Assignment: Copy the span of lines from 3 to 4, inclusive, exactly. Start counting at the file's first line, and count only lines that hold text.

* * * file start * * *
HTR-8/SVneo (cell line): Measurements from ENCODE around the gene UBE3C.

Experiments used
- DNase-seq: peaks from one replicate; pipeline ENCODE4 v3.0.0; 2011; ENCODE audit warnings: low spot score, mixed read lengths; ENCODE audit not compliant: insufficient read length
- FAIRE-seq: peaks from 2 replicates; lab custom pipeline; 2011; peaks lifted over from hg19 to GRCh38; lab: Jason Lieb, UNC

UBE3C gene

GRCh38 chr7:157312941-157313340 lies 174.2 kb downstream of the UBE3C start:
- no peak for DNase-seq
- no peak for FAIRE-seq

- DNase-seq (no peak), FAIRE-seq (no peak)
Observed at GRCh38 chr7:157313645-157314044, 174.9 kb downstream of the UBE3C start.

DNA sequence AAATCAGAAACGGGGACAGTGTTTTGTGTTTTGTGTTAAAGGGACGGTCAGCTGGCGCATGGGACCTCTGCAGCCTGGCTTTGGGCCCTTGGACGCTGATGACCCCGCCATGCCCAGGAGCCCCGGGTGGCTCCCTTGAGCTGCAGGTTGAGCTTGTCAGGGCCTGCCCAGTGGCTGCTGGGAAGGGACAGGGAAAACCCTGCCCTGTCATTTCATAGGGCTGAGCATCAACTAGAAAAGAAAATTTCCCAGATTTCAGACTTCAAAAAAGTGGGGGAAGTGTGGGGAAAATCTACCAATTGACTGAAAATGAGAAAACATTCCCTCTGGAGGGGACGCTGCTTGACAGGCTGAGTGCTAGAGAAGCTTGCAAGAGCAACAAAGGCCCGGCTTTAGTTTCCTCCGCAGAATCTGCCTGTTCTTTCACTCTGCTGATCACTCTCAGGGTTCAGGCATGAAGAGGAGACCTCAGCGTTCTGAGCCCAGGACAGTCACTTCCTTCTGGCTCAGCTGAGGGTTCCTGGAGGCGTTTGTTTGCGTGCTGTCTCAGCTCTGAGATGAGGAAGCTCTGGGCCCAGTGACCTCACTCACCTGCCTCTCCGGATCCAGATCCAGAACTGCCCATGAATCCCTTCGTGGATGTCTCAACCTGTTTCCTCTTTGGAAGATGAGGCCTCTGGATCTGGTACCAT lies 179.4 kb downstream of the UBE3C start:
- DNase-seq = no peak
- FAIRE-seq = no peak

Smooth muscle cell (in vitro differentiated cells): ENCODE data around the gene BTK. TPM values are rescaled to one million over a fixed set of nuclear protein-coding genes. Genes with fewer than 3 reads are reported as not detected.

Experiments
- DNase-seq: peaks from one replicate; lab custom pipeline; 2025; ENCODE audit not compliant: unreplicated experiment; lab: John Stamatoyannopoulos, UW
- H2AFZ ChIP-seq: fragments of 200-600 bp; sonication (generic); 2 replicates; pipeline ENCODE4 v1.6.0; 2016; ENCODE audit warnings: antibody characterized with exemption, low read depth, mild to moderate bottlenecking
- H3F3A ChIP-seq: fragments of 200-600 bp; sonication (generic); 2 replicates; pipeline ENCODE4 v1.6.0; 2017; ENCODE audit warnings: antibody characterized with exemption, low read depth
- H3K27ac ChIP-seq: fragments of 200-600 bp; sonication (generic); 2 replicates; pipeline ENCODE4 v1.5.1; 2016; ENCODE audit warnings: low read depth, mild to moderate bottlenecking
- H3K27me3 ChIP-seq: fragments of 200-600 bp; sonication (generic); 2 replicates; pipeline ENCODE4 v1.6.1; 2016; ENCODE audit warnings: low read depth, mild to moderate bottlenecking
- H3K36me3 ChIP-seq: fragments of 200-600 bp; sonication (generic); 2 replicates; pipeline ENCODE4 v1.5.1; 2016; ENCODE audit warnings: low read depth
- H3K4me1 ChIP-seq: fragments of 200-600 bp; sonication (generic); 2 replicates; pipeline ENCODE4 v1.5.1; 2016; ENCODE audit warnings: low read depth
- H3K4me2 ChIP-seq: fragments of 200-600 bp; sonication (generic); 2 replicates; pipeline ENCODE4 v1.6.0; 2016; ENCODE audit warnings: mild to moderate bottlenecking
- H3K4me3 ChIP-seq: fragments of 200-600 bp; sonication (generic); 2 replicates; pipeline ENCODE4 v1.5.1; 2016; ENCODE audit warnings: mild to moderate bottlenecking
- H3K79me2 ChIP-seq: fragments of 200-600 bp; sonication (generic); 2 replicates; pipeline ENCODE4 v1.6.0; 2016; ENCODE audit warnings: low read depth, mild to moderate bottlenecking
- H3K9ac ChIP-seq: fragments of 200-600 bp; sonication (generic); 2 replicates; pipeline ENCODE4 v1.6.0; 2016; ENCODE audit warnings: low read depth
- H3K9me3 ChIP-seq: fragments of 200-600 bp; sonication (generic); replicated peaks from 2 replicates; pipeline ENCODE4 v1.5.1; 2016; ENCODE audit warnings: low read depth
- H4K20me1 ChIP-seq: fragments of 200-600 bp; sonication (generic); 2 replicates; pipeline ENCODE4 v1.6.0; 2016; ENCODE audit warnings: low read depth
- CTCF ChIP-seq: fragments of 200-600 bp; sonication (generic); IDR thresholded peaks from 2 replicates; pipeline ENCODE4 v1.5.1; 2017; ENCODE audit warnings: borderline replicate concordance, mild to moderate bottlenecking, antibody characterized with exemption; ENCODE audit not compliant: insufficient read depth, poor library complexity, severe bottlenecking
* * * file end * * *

- DNase-seq: peaks from one replicate; pipeline ENCODE4 v3.0.0; 2011; ENCODE audit warnings: low spot score, mixed read lengths; ENCODE audit not compliant: insufficient read length
- FAIRE-seq: peaks from 2 replicates; lab custom pipeline; 2011; peaks lifted over from hg19 to GRCh38; lab: Jason Lieb, UNC